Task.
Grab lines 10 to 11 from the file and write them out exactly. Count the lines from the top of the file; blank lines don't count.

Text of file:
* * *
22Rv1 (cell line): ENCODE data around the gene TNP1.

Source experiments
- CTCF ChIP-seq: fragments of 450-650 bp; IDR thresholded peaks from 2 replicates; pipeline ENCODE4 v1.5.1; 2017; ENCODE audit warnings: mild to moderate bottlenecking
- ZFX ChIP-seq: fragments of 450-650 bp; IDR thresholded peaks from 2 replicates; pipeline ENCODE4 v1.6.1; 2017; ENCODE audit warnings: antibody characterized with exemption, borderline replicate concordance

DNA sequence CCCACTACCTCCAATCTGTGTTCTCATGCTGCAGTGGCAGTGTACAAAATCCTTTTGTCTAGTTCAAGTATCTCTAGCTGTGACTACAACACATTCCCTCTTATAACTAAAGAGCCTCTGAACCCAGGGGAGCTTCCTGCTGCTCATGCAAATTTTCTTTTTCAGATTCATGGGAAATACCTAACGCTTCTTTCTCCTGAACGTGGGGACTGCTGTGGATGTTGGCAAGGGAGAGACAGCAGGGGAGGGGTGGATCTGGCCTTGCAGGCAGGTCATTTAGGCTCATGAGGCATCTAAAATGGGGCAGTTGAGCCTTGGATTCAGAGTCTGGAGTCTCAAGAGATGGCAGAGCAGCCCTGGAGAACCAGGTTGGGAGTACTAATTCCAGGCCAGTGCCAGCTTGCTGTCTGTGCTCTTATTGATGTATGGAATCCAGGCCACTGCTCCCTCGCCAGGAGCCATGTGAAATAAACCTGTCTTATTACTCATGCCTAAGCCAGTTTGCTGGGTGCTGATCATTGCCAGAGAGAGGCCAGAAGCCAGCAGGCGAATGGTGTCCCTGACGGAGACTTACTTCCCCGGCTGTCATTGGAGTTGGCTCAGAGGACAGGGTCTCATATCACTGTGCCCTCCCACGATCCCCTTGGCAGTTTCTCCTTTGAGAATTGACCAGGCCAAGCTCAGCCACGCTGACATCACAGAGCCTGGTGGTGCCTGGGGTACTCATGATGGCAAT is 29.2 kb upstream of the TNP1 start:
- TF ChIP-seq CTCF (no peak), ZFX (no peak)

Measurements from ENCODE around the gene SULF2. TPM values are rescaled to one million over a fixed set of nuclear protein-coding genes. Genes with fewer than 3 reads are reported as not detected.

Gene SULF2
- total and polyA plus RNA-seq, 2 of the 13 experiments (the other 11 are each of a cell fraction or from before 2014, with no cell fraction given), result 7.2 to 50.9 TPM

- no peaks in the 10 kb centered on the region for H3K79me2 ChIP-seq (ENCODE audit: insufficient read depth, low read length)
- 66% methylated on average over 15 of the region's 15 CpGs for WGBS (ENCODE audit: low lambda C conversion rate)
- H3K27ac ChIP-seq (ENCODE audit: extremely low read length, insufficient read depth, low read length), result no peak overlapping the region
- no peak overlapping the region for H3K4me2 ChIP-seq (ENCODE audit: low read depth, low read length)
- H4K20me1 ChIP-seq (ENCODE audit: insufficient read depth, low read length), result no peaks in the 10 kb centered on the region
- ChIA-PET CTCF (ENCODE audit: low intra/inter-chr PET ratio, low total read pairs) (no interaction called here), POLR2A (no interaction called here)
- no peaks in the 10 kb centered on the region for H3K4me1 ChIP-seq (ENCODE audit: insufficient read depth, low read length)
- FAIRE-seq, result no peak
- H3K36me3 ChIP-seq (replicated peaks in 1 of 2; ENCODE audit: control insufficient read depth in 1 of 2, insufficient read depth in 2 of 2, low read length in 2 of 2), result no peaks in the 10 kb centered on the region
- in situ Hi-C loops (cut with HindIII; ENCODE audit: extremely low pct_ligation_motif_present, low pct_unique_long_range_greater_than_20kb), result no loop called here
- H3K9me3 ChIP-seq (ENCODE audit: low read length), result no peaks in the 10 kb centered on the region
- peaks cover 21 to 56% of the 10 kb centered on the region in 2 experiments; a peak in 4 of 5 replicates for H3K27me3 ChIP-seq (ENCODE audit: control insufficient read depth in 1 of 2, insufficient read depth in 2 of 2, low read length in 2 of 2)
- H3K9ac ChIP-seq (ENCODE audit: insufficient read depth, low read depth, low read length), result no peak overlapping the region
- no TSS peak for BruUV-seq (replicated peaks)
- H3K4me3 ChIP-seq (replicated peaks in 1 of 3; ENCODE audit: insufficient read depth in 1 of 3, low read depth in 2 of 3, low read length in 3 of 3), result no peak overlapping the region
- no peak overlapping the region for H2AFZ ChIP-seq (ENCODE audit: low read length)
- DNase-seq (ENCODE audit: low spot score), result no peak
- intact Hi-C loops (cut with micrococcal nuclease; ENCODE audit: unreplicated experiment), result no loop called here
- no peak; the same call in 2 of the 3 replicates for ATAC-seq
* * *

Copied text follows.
- no peaks in the 10 kb centered on the region for H3K79me2 ChIP-seq (ENCODE audit: insufficient read depth, low read length)
- 66% methylated on average over 15 of the region's 15 CpGs for WGBS (ENCODE audit: low lambda C conversion rate)